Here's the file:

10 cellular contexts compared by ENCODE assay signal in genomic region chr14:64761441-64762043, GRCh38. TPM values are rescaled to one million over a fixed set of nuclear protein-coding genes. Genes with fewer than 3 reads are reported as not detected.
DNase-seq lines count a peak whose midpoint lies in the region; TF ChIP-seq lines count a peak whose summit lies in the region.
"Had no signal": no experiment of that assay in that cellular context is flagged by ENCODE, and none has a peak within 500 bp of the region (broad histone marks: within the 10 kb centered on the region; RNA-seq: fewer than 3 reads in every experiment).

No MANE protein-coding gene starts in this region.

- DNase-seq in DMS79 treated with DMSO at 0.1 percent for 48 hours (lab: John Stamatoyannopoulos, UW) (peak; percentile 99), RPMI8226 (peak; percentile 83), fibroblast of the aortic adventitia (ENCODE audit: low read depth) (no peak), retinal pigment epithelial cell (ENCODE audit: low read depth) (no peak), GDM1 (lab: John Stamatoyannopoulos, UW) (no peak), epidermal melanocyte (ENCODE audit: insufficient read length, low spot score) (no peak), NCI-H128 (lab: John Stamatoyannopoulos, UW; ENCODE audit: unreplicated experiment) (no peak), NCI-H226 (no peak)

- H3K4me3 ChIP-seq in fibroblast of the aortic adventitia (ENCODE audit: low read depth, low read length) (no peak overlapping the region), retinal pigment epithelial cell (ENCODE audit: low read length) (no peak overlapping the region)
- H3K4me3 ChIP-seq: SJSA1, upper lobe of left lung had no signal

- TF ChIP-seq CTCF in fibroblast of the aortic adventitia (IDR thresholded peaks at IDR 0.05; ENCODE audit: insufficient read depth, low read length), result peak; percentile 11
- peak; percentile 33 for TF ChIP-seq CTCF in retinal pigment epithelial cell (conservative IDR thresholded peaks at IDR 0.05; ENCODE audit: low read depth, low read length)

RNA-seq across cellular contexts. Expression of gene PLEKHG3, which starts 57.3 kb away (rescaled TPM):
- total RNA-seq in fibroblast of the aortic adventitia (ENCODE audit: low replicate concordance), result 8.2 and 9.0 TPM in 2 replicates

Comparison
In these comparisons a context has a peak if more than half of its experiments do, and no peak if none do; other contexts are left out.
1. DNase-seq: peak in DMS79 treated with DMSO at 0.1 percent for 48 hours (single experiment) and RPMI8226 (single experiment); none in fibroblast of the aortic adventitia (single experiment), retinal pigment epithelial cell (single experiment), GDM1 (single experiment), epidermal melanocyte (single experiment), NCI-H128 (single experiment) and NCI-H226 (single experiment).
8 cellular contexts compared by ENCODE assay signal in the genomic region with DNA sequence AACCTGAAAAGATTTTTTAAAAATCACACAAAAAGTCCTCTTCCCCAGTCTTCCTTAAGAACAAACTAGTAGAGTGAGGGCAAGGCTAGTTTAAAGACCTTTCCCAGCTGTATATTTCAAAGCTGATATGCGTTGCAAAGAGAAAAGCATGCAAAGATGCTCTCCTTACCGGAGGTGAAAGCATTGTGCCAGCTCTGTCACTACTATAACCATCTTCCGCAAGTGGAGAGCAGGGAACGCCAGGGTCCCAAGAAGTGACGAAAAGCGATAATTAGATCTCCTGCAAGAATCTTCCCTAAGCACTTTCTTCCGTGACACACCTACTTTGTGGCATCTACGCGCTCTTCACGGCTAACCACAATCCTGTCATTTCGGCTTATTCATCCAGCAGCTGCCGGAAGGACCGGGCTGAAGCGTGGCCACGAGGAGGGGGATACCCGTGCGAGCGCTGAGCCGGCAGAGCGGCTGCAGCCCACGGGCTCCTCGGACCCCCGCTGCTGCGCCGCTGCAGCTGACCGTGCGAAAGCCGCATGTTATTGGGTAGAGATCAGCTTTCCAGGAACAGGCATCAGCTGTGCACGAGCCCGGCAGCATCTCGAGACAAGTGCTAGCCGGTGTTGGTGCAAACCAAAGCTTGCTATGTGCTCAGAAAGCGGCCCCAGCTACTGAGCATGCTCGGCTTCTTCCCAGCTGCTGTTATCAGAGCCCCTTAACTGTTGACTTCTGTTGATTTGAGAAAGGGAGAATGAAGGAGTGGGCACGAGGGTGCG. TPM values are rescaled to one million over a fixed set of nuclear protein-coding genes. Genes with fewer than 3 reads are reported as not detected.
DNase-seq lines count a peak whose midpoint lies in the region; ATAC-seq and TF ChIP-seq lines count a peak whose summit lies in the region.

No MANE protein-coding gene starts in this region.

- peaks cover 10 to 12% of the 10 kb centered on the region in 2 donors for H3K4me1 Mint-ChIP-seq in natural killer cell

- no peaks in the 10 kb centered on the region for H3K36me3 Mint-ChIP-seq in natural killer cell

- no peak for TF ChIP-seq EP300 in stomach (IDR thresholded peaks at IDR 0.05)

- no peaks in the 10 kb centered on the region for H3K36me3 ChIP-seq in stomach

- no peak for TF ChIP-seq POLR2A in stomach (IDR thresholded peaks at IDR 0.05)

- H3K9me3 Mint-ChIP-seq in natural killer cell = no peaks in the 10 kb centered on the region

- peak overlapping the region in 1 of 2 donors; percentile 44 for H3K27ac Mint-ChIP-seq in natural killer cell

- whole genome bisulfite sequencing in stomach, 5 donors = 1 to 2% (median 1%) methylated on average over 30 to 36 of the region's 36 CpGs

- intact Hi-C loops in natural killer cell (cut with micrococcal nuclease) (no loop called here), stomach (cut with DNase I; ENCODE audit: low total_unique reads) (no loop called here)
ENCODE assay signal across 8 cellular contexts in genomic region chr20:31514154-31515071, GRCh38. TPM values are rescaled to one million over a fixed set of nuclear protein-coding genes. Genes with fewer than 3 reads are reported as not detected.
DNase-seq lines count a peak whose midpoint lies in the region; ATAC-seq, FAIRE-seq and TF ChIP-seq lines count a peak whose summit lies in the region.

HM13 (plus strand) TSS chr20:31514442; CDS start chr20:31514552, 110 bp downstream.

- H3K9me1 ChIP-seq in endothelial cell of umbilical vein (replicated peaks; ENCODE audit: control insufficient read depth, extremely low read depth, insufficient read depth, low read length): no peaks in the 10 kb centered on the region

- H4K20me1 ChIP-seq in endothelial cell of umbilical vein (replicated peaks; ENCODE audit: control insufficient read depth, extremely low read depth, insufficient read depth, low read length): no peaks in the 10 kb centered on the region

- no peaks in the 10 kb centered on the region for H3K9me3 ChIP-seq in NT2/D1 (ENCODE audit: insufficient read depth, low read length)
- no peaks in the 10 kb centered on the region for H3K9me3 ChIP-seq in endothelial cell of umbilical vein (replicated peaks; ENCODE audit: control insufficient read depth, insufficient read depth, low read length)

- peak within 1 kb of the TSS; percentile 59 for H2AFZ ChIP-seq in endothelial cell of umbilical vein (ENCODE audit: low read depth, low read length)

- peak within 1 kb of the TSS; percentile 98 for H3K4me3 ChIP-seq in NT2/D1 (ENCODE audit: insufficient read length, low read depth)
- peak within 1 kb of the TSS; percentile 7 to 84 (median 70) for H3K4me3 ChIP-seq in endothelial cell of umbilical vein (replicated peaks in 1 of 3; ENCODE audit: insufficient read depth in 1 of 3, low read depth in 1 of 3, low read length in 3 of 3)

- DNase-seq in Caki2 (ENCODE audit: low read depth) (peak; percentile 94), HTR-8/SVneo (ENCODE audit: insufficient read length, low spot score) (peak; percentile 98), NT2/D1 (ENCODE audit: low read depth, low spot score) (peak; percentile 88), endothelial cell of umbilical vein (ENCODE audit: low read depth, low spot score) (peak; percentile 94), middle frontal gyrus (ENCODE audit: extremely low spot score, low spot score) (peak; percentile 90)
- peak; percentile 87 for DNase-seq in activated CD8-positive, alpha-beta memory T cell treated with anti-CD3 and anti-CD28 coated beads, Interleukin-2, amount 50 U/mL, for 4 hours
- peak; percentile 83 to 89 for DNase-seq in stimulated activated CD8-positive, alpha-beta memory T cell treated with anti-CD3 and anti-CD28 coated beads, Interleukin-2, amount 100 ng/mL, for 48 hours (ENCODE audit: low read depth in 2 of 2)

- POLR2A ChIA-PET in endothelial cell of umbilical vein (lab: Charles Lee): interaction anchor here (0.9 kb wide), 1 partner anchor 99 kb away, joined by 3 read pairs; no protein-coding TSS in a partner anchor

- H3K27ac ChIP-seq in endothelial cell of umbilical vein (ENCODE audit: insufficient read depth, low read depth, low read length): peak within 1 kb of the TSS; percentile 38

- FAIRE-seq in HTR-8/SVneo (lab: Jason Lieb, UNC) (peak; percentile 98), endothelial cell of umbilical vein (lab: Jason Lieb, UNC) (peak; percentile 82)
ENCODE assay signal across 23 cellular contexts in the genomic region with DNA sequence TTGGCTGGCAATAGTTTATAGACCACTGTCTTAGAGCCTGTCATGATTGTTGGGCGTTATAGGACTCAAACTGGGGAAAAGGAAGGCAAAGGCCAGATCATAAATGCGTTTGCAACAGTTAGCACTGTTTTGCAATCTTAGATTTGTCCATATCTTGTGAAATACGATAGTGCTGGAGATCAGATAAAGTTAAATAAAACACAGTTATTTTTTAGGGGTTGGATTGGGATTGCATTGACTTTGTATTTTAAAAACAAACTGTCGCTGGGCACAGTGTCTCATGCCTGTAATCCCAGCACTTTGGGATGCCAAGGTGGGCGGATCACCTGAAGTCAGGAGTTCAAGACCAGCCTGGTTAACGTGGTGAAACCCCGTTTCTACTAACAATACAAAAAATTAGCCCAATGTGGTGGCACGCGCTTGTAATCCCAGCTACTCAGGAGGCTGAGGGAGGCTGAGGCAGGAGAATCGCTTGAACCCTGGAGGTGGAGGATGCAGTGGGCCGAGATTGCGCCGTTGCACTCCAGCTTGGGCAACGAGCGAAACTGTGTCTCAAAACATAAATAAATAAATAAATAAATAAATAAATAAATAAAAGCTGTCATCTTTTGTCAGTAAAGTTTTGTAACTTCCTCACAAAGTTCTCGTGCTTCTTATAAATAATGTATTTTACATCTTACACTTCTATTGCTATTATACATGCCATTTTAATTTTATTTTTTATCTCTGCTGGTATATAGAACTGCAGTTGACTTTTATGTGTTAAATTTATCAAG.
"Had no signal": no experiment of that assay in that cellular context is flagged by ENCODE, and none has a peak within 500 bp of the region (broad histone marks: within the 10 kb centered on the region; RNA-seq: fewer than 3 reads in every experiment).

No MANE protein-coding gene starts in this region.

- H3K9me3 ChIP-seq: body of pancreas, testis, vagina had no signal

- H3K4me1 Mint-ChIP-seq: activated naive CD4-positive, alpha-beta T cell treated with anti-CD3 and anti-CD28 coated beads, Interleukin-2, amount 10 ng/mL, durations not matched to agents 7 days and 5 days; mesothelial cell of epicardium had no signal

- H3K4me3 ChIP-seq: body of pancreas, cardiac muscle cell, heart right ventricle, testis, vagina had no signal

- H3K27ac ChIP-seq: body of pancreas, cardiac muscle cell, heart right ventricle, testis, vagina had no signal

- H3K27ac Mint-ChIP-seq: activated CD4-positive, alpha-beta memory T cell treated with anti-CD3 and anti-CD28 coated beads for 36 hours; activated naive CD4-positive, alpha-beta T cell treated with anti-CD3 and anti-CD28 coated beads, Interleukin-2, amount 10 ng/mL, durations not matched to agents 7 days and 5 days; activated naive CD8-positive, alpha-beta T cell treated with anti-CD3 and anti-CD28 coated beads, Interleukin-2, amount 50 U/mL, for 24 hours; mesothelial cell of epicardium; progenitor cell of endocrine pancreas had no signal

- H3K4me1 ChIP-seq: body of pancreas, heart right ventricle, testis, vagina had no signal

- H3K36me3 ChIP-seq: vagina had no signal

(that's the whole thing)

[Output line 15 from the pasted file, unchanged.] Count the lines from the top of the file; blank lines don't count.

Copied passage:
8 cellular contexts compared by ENCODE assay signal in the genomic region with DNA sequence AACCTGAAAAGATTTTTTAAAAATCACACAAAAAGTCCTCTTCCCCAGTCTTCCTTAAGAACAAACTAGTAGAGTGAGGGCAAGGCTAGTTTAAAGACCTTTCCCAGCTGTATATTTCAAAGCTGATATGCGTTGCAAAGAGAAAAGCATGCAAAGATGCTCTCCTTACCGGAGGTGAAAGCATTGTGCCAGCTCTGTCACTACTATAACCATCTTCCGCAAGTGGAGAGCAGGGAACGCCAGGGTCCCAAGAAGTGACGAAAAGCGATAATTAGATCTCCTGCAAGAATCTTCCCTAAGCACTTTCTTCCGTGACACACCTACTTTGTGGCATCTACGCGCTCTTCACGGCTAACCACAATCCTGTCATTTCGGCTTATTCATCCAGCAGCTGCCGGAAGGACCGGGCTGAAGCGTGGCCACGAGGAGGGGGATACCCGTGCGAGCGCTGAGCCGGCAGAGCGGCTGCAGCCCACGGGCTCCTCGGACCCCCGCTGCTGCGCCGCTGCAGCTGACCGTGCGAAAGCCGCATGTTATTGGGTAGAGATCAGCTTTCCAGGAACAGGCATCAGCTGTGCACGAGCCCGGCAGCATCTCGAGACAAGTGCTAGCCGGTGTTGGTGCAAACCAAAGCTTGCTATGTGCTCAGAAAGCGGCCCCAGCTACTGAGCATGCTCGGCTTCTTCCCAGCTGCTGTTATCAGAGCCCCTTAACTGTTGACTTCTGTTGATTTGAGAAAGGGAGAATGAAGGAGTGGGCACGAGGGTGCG. TPM values are rescaled to one million over a fixed set of nuclear protein-coding genes. Genes with fewer than 3 reads are reported as not detected.